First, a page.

On the longest day this year, I attended a session on travel blogging at Britmums Live. I’m not sure why, because I ain’t ever gonna be a travel blogger. For starters, we don’t really go anywhere and, when we do, it usually ends up in a series of minor disasters involving losing things, getting lost, delays and travel sickness. Not exactly the aspirational stuff of the travel blogger.
Later that day, as I cried along with the bloggers’ keynotes at Britmums, I got a message from my friend, Nikki aka Stressy Mummy, to say that trains from Paddington were seriously delayed and some were even cancelled. Now, I could have dropped everything and took the first Hammersmith & City train out of there to get myself to the station earlier than planned. But I didn’t. The delays and cancellations would be sorted by the time my train went at 8.15. And, anyway, getting on the wrong train when you have a reserved seat on another is An Actual Hanging Offence (I know this because I had the misfortune to hear a rather awkward exchange between some 50-something ladies and a train manager on that very subject a few weeks previously).
So I stayed put and went to Paddington in my own good time.
I arrived to people staring up at boards which had words like ‘delayed’ and ‘cancelled’ on them.
But it was still an hour to my train. It would be fine.
Soon enough, the boards started to say my train was delayed. Damn! I checked back every few minutes, for fear it would suddenly become un-delayed and just set off without me. I checked at 8.06pm. Delayed.
I checked at 8.10pm (still five minutes before it was due to depart) and it had disappeared off the board entirely.
For some unknown and surprising reason, I had the good sense to actually speak to someone in uniform who might have a perfectly rational explanation as to why my train had disappeared off the board. He did.
It had been cancelled.
Cancelled?! But it couldn’t have been! I needed to get home! I had to be at the theatre at 8.30am the next day for our annual dance show.
‘But if you catch the 8.30 to Exeter, you could change at Swindon. Actually, it’s just boarding now.’
As he said that, half of Paddington station turned and ran towards the 8.30 to Exeter.
Remarkably, I was just ahead of the game in the mass exodus towards the 8.30 to Exeter, and managed to find myself a forward-facing seat with a table on an empty carriage (this is pretty much the holy grail of train travel to me). Within seconds, the carriage was no longer empty. It was full. Very full. The seats filled up and so did the aisles. I’m claustrophobic. Crowded trains are one of the things I hate most. Oh, and I really needed the toilet, but hadn’t dared go at Paddington for fear that my train would arrive and then leave while I was having a wee. It was fine, I would go when I got on the train. Not when there was 300 people between me and the toilet cubicle, I wouldn’t.
The train set off. There was no announcement and no train manager in sight. I began to wobble about the mythical ‘change at Swindon’ scenario. What if the guy on the station had been wrong?
So I did what any sensible blogger would do. I tweeted. I COULD have tried to check the train timetables online, but have you used 3G on a train?! I am very grateful to Rachel in Real Life who offered to search online for potential connections for me in Swindon and Bristol. Other twitter friends too were kind enough to offer emotional and practical support.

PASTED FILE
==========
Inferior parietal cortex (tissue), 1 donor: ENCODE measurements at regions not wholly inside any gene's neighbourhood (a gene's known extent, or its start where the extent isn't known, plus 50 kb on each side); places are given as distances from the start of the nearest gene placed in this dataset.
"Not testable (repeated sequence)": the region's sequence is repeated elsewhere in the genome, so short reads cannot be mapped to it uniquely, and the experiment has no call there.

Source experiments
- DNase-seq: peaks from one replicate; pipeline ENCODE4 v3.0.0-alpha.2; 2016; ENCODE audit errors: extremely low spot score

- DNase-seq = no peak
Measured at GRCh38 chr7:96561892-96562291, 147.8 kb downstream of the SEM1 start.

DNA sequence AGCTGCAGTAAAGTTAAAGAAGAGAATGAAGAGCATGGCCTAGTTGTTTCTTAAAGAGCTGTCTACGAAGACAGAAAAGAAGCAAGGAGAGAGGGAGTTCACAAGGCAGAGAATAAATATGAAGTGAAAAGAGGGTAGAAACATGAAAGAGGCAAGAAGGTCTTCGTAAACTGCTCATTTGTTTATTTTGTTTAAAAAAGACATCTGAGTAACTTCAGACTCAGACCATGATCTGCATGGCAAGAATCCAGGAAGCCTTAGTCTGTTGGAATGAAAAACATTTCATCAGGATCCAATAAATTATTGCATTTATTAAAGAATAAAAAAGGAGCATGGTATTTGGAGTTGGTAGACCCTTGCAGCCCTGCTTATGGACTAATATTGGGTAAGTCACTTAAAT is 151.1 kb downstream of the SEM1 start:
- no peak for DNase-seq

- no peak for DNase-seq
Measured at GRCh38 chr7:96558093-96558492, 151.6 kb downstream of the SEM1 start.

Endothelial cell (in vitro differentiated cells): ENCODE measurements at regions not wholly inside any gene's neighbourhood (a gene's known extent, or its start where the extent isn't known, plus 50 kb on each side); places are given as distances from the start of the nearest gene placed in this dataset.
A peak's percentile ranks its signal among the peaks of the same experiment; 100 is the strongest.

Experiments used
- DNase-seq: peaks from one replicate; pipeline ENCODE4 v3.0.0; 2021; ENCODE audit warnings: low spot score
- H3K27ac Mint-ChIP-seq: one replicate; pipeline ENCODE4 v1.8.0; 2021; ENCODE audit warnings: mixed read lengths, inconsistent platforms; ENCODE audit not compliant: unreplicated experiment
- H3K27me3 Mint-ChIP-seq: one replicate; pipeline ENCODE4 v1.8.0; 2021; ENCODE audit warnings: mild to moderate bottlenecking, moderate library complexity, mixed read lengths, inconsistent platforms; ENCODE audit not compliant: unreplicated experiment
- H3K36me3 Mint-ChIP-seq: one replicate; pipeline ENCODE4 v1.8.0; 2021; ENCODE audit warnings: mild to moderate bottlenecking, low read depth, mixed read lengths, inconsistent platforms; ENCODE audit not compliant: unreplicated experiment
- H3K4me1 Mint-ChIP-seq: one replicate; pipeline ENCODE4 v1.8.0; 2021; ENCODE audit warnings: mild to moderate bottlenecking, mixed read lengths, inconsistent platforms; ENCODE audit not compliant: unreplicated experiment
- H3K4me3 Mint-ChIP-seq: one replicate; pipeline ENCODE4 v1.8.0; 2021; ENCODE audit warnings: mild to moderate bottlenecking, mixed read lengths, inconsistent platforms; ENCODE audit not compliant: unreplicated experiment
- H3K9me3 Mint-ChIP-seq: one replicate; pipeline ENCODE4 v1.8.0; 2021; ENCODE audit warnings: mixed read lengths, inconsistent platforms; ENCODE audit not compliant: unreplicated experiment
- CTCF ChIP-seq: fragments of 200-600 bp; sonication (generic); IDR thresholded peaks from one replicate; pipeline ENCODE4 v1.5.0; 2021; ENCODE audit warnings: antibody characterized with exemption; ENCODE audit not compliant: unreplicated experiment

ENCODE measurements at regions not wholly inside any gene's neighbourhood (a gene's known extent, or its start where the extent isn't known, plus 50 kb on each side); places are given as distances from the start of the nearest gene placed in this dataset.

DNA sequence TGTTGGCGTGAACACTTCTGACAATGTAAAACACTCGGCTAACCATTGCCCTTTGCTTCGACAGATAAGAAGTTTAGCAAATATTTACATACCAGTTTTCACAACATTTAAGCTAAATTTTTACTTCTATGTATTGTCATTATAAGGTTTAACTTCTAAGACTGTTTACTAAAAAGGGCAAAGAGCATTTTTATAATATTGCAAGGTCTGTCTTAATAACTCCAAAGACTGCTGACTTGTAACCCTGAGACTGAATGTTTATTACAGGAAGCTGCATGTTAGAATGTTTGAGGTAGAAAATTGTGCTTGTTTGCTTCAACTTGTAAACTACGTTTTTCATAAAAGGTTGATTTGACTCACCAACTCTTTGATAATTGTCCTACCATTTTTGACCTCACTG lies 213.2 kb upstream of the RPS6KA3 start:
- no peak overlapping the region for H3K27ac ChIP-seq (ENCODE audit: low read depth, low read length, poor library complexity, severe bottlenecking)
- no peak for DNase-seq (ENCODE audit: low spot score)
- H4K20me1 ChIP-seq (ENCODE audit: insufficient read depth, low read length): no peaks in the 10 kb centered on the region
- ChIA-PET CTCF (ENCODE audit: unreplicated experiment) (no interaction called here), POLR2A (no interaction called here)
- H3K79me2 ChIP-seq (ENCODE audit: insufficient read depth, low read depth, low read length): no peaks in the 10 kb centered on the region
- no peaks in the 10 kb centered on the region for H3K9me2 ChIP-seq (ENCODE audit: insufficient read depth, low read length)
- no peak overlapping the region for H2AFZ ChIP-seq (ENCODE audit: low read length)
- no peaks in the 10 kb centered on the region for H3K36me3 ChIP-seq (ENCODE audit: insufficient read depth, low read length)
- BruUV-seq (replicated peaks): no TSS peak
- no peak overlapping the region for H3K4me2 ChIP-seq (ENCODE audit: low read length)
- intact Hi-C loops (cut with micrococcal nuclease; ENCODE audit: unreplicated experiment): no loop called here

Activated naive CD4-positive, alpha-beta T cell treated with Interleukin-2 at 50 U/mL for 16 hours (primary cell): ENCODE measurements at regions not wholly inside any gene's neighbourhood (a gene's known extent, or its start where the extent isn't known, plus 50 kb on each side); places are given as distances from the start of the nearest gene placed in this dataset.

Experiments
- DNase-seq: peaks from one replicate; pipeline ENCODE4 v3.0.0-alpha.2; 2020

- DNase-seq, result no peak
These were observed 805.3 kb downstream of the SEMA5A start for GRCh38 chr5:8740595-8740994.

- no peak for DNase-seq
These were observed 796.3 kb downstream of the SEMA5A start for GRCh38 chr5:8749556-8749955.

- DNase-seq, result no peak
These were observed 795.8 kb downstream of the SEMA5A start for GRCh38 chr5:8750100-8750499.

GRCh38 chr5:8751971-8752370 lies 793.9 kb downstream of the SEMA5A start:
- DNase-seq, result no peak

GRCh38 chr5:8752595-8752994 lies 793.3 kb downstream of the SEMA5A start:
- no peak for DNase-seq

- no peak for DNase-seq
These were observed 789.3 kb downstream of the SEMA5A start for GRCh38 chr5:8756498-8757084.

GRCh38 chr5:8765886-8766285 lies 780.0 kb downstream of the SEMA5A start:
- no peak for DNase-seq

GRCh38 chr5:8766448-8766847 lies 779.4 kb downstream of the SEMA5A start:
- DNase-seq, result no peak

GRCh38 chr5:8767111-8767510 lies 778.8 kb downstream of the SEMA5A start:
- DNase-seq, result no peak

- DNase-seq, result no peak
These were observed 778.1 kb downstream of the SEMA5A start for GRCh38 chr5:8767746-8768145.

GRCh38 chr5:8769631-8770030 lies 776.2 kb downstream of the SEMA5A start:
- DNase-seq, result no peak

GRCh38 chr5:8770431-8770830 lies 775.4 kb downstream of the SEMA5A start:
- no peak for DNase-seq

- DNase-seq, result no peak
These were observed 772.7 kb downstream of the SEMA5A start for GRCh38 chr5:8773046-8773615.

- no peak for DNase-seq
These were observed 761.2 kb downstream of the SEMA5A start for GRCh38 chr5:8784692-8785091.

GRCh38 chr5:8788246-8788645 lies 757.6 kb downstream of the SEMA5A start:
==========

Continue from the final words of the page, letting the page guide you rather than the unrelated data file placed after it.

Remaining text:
The news from Rachel wasn’t great. I wasn’t going to make it all the way to Cheltenham, the only available connection at Swindon would terminate at Gloucester, so I would need to get a rather expensive taxi.
The train arrived rather late into Reading and left even later. Apparently this was so the police could get onto the train to arrest some disruptive passengers. How lovely.
I rang my husband to tell him what had happened and he checked the situation online himself and concluded that Gloucester wasn’t even an option. That train would be dropping me off at Swindon and that would be the end of the line for me. I must admit a tear was shed. I was tired and claustrophobic and desperate for a wee. I just wanted to get home.
‘What am I going to do?’ I cried into my phone on the quiet carriage. This was an emergency situation. Quiet carriage rules went out of the window.
‘Well I suppose I’ll just have to come and get you from Swindon.’
It wasn’t until we were nearly in Swindon that an announcement finally came over the tannoy about passengers for Stroud, Stonehouse and Gloucester changing at Swindon. No mention of Cheltenham.
As we finally got off the train at Swindon, the announcement on board said the connection would leave at 22.41 – almost an hour away.
And as I descended onto the platform, with my husband just minutes away in the car, the station announcer said: ‘Passengers for Stroud, Stonehouse, Gloucester and Cheltenham, your train is boarding at platform 1.’
NO!!!! Seriously?! Why was there no communication? Why didn’t the trains and the stations speak to each other? Why did I have to go through so much stress and worry?
Swindon station had changed a fair bit since I was last there. The toilets were nicer for one. And as I left, I saw this rather quirky station clock, surrounded by blue lights. It looked beautiful against the fading sky. I couldn’t believe it was still so light, but I realised it was the longest day.
Seconds later, I got an alert on my phone to say this week’s Gallery theme was ‘the longest day’. It was perfect. Tara had been reading my mind again. I knew EXACTLY what I was going to write about.
I also knew that I would never make a travel blogger.
This post was written in response to a prompt on The Gallery at Sticky Fingers. Pop over to see how others have interpreted the theme ‘the longest day’.